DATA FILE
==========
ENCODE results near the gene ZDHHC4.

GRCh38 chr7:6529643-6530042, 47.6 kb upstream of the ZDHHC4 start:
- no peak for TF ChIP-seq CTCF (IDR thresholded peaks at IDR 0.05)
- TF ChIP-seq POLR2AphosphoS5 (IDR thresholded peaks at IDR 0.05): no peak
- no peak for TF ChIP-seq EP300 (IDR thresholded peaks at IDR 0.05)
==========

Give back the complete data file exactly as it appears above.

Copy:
ENCODE results near the gene ZDHHC4.

GRCh38 chr7:6529643-6530042, 47.6 kb upstream of the ZDHHC4 start:
- no peak for TF ChIP-seq CTCF (IDR thresholded peaks at IDR 0.05)
- TF ChIP-seq POLR2AphosphoS5 (IDR thresholded peaks at IDR 0.05): no peak
- no peak for TF ChIP-seq EP300 (IDR thresholded peaks at IDR 0.05)